HISD Trustees Give Grier a History Lesson

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Sounding a bit like a past-the-honeymoon-stage couple whose partners are starting to feel misunderstood and underappreciated, Superintendent Terry Grier and the Houston ISD trustees got through Thursday's board workshop with a patina of camaraderie, occasionally interrupted by hints of tension.

As Grier and Chief School Officer for High Schools David Simmons were making their way through an 18-page plan for how the district will save its failing and underperforming schools, trustees began asking questions and Grier told them to stop.

He asked them to wait till they'd finished their Power Point presentation; then they could ask all the questions they wanted, predicting that most of the questions they might have would already be answered. Trustee Larry Marshall made a joke of it, saying if he waited to ask his questions till the end, he might forget what some of them were.

Trustee Manuel Rodriguez, living dangerously, announced he'd skipped ahead and had a question on page 12 (at the time the room was supposed to be on page 4). Simmons spoke faster and faster as he whipped his way through the pages in what had to be record time.

Jones, Kashmere, Lee and Sharpstown Highs as well as HP Carter and the Contemporary Learning Center are all in danger of being taken over by the state because of low graduation rates and years in the academic dungeon. As Grier put it, these Title 1 schools "are unacceptable in bold letters" and his plans for them include replacing the principals (except at Jones; she's been here less than two years), jettisoning at least some teachers and lengthening the school day and year.

The proposal is to ask for Title I grants for three years, costing between $1.25 million to $1.75 million for all the schools per year except for the Carter Center which would be $50,000 to $1 million a year. There were also two Tier II contract charter schools on the worst list -- CEP/Southwest and New Aspirations -- but nobody could figure out why they were there because graduation stats go back to the students' home schools, not the alternative school they attend. Presumably several calls to the Texas Education Agency had not cleared that up.

While Grier and his administrators proceeded through the "turnaround," "transformation," "restart" and "closure" models that they said were the only options left to these schools, trustees persisted in asking questions and making declarations. Rodriguez said in no way would "this board member abdicate responsibility to these students," by turning a school over to an outside source to run (the "restart approach.") (Although Hair Balls found it difficult to square this position with Rodriguez's support of Community Education Partners (in which hundreds of HISD kids have been handed over to an outside source). Moore said he didn't think the district should shut the door on partnering with anyone or learning from any other entity if it benefited the students.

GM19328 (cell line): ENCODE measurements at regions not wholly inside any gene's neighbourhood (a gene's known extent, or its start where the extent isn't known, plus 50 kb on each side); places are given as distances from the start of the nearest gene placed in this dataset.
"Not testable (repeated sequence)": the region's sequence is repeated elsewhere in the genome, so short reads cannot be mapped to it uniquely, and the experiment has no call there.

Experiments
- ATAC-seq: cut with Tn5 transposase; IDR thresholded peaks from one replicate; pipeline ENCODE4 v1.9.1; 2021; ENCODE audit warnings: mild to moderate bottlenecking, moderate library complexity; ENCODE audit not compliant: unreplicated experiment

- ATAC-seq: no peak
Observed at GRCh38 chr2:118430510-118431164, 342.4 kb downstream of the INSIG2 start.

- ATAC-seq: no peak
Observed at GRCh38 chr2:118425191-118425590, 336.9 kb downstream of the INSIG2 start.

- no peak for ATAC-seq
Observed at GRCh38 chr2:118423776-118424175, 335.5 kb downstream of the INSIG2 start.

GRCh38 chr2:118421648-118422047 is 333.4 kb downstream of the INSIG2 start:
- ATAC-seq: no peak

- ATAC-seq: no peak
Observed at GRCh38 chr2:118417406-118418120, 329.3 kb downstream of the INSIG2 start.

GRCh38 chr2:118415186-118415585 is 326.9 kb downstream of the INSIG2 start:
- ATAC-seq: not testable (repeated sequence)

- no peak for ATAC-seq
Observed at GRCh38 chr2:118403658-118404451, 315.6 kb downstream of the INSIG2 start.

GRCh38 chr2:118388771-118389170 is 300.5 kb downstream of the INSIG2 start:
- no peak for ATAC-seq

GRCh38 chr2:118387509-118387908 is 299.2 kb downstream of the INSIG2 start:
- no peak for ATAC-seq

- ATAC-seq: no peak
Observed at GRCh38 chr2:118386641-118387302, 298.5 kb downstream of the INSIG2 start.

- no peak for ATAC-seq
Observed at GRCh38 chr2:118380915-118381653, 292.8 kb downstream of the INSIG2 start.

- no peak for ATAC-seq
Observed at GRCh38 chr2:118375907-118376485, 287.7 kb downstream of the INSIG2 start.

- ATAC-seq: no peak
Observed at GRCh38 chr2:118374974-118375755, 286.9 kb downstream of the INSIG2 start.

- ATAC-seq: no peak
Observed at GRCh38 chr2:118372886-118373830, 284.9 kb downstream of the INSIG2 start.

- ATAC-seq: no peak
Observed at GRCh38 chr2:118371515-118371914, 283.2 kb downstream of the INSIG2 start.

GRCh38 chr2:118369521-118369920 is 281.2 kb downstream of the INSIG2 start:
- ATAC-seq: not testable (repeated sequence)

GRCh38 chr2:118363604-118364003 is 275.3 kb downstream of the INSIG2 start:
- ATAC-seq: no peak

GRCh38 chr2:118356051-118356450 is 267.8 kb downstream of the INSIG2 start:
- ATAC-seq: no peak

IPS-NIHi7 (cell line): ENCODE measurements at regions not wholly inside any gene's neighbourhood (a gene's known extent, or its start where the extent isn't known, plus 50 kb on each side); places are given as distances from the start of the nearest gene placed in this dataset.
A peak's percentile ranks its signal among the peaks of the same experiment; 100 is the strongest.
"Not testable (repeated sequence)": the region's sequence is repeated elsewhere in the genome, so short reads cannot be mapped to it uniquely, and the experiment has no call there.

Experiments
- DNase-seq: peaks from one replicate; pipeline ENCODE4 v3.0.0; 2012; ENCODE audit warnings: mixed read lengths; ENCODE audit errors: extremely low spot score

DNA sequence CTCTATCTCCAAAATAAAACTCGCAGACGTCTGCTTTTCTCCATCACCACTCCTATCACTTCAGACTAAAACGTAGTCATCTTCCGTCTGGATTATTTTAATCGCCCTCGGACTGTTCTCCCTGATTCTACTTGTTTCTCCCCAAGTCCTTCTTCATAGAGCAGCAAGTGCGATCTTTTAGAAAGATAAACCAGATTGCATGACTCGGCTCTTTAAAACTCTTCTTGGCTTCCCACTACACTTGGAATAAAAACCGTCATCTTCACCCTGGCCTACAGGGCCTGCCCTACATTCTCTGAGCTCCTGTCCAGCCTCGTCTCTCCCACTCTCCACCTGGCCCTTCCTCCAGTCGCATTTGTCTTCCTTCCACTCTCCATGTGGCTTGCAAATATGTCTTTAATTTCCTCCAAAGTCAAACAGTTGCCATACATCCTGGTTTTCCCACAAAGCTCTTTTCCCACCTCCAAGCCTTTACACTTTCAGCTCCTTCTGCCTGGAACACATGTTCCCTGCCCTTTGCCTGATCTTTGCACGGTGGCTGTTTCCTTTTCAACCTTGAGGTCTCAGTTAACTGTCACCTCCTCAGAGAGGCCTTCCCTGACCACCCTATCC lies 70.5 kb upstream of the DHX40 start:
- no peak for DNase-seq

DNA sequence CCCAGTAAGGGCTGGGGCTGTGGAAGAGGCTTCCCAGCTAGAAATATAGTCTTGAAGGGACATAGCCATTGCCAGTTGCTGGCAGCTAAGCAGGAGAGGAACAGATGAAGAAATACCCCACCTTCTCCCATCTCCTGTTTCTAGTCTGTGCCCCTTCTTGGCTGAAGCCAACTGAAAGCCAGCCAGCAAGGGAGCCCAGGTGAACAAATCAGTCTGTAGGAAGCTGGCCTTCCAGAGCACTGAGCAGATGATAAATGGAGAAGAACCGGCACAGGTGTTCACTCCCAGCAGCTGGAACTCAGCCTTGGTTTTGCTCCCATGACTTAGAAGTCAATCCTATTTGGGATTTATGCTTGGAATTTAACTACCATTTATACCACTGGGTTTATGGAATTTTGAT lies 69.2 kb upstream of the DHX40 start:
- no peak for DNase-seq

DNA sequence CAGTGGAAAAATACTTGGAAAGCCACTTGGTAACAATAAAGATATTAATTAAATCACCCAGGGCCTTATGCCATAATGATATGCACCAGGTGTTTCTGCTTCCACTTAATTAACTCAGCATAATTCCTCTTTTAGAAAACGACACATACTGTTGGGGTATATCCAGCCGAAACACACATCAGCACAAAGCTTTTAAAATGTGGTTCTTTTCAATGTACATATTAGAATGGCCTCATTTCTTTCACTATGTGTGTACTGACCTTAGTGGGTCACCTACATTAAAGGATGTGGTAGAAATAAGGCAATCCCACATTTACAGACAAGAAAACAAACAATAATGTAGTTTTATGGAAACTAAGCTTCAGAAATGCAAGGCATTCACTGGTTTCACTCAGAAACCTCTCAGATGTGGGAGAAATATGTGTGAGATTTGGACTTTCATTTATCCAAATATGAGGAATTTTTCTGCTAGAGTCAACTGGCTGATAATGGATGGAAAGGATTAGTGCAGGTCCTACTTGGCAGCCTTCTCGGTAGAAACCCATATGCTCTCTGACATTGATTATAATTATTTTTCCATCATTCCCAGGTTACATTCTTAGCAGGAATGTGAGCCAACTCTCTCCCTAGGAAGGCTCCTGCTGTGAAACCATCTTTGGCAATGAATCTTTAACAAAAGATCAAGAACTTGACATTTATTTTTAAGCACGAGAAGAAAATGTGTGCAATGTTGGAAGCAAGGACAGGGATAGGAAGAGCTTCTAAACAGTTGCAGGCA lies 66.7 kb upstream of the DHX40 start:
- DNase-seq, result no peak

Marshall was the only one to say he didn't think closure was such a bad way to go -- if a school was really that bad, why not? "Let the state come out and run it," he said with a laugh.

Trustees Diana Davila, Anna Eastman and Rodriguez expressed some weariness and exasperation in hearing plans from Grier that don't acknowledge that several of the district's schools already do things right.

After Grier outlined the parts of his plan "HISD Transformation Tenets for Unacceptable Schools" that include such things as "quality teachers, quality leadership," "access to critical data points," "extend the school calendar/day/schedule," re-teaching students when they don't get it the first time, "intensive tutoring" and fostering a "culture of high expectations" Eastman was the first to speak up.

"We have people who already have been doing this in our schools. I would really like to see you highlighting that... encompassing things that already exist." When Grier responded that it's not enough to put a good principal at a school but that that administrator needs to be supported with program funding, Eastman waded in again, pointing out that at Davis High School "those people have done that work on their own."

"I want to echo Anna," Rodriguez said. "If we talk about our own successes instead of the Yeses [Yes Prep] and the Kipps."

Davila, who has consistently talked about successful schools in the area she represents, urged Grier to go over to McReynolds Middle School, a school that used to be on the level of Kashmere and turned itself around. "The principal went over there and took on the challenge. Let's go see what he did out there. He didn't get extra money."

"There are young shiny stars within our district," Davila said.

The second group of priority schools, those deemed "unacceptable" by TEA, includes three high schools (Sterling, Westbury and Worthing) and six middle schools (Attucks, Dowling, Fondren, Ryan, E.O.Smith and WALIPP). The high schools are not graduating enough kids and every one of the middle schools can't get enough kids passing the science portion of the Texas Assessment of Knowledge and Skills (TAKS). The district still has to find out if the kids are leaving elementary school unprepared for the next years' science courses, or if it's all going awry at the middle school level.

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